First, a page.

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  1. Scaffolding Computer-Mediated Discussion to Enhance Moral Reasoning and Argumentation Quality in Pre-Service Teachers.Hüseyin Özçinar - 2015 - Journal of Moral Education 44 (2):232-251.
    This study investigated the effect of scaffolding computer-mediated discussions to improve moral reasoning and argumentation quality in pre-service teachers. Participants of this study were 76 teaching education students at a Turkish university. They were divided into three groups: a computer-supported argumentation group; a computer-mediated discussion group; and a control group. Participants in the computer-supported argumentation group were instructed in argumentation, and were provided with note starters and graphical argumentation tools. The computer-mediated discussion group, however, was engaged in unstructured interaction on (...)
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  • Why Do Humans Reason? Arguments for an Argumentative Theory.Dan Sperber - 2011 - Behavioral and Brain Sciences 34 (2):57.
    Short abstract (98 words). Reasoning is generally seen as a means to improve knowledge and make better decisions. However, much evidence shows that reasoning often leads to epistemic distortions and poor decisions. This suggests that the function of reasoning should be rethought. Our hypothesis is that the function of reasoning is argumentative. It is to devise and evaluate arguments intended to persuade. Reasoning so conceived is adaptive given humans’ exceptional dependence on communication and vulnerability to misinformation. A wide range of (...)
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  • The Chronometrics of Confirmation Bias: Evidence for the Inhibition of Intuitive Judgements.Edward Jn Stupple & Linden J. Ball - 2011 - Behavioral and Brain Sciences 34 (2):89-90.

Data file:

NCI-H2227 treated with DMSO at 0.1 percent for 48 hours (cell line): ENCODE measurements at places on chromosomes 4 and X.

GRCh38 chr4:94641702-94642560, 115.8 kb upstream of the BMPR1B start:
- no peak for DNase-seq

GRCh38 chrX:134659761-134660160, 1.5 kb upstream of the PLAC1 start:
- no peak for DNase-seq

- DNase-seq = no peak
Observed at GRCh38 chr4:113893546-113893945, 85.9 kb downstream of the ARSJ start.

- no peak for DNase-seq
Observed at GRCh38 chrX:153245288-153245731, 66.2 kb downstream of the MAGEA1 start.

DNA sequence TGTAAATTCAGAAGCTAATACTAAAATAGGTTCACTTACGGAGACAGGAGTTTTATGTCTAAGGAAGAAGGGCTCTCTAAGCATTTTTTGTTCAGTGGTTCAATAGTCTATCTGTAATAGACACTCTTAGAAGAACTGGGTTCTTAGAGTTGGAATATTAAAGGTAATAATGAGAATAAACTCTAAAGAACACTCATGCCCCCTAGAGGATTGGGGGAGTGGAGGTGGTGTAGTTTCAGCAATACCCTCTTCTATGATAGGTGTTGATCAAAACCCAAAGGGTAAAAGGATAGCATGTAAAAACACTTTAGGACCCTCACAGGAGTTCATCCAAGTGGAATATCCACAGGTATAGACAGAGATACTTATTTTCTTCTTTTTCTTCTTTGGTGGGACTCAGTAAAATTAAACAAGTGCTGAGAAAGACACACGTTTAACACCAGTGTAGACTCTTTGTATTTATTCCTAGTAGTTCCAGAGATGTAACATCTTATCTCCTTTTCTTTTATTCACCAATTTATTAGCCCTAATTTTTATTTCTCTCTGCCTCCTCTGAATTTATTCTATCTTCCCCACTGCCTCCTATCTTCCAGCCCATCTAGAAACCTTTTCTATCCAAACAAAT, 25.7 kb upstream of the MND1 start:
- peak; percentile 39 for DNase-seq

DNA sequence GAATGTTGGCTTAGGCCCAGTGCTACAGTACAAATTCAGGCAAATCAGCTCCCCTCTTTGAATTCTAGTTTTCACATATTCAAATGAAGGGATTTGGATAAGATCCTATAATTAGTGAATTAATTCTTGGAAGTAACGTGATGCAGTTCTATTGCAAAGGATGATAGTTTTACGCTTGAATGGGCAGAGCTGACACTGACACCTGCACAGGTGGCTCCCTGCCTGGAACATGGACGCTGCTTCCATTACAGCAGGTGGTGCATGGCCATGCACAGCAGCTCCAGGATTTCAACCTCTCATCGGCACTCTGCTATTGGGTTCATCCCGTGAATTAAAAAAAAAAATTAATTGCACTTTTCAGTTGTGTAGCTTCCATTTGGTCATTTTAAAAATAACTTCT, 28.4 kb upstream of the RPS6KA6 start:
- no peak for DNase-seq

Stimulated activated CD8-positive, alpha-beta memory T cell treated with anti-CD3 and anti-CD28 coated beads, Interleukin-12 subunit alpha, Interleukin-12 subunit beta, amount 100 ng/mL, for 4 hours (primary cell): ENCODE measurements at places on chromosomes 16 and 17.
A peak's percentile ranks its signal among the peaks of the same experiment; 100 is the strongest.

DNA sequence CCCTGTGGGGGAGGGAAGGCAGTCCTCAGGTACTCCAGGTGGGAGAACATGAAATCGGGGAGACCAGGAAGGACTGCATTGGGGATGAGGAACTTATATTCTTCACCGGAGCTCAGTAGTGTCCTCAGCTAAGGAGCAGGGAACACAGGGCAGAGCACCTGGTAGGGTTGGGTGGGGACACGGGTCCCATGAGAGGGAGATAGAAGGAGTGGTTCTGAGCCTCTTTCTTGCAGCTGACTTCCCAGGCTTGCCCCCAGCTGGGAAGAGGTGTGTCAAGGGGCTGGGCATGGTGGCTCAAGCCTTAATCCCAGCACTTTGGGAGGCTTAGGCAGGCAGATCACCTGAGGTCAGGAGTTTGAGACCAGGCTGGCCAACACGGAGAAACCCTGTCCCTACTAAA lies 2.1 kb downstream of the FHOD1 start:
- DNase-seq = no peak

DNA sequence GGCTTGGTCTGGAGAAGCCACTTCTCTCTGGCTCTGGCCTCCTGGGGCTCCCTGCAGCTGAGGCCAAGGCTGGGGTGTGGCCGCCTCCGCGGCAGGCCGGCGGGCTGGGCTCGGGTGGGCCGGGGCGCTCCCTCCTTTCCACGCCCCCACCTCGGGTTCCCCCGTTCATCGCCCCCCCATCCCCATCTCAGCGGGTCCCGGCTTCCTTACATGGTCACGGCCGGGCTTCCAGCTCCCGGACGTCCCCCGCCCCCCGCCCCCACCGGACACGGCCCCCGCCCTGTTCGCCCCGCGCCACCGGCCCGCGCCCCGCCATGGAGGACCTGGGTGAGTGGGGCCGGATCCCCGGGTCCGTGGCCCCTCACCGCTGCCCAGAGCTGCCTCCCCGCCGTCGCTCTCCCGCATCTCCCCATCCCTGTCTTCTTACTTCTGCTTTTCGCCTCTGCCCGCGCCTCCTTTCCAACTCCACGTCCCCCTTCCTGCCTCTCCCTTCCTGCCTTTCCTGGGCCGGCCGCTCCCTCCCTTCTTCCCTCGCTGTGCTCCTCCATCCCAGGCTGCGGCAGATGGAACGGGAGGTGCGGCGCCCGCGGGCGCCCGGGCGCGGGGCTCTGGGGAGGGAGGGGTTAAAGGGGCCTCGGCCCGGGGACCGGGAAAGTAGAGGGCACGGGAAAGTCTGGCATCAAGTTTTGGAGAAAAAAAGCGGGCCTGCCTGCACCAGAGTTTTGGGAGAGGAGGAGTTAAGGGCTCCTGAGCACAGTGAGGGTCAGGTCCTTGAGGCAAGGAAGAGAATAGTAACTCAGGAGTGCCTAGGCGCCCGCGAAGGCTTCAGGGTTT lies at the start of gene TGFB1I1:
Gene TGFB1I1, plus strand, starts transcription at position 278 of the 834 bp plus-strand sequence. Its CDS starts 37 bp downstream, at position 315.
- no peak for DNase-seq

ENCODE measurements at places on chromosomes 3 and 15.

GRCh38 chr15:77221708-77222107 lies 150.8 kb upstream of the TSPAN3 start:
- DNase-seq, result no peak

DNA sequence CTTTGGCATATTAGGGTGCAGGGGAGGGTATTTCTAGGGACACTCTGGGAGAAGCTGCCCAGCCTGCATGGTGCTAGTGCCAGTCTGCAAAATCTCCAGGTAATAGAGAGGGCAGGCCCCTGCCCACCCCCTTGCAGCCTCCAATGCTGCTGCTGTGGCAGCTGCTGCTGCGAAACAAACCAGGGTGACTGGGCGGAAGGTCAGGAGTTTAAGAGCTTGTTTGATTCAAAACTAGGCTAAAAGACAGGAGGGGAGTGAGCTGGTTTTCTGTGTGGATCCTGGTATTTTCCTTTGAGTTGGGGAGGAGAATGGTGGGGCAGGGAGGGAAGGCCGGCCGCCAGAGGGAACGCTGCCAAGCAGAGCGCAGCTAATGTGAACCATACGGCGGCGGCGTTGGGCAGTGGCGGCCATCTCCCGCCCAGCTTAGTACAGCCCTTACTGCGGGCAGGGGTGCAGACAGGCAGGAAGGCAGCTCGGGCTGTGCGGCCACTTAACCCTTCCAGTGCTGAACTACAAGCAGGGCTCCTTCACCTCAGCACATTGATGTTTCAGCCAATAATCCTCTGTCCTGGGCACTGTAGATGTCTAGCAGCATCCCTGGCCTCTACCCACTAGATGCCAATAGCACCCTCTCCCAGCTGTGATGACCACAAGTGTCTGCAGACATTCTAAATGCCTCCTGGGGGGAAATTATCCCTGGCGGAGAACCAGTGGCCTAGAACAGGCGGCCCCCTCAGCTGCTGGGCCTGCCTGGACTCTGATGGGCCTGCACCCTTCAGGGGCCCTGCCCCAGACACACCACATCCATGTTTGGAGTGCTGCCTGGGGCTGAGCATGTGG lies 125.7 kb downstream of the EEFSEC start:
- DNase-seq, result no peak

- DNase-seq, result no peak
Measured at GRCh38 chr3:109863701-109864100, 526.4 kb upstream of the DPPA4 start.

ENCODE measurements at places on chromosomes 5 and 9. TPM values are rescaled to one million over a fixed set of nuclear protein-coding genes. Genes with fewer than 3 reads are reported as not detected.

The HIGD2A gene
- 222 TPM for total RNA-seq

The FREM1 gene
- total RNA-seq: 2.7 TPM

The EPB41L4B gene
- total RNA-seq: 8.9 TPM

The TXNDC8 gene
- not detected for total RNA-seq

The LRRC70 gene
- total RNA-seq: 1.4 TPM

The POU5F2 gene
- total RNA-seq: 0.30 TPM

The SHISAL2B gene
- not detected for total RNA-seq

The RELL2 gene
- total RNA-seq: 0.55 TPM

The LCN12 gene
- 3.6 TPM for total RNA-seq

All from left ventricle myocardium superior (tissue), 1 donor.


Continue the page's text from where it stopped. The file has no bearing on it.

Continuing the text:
Mercier & Sperber (M&S) claim that the phenomenon of belief bias provides fundamental support for their argumentative theory and its basis in intuitive judgement. We propose that chronometric evidence necessitates a more nuanced account of belief bias that is not readily captured by argumentative theory.
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  • Computer-Aided Argument Mapping and the Teaching of Critical Thinking (Part 2).Martin Davies - 2012 - Inquiry: Critical Thinking Across the Disciplines 27 (3):16-28.
    Part I of this paper outlined the three standard approaches to the teaching of critical thinking: the normative (or philosophical), cognitive psychology, and educational taxonomy approaches. The paper contrasted these with the visualisation approach; in particular, computer-aided argument mapping (CAAM), and presented a detailed account of the CAAM methodology and a theoretical justification for its use. This part develops further support for CAAM. A case is made that CAAM improves critical thinking because it minimises the cognitive burden of prose and (...)
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  • Computer-Aided Argument Mapping and the Teaching of Critical Thinking (Part 1).Martin Davies - 2012 - Inquiry: Critical Thinking Across the Disciplines 27 (2):15-30.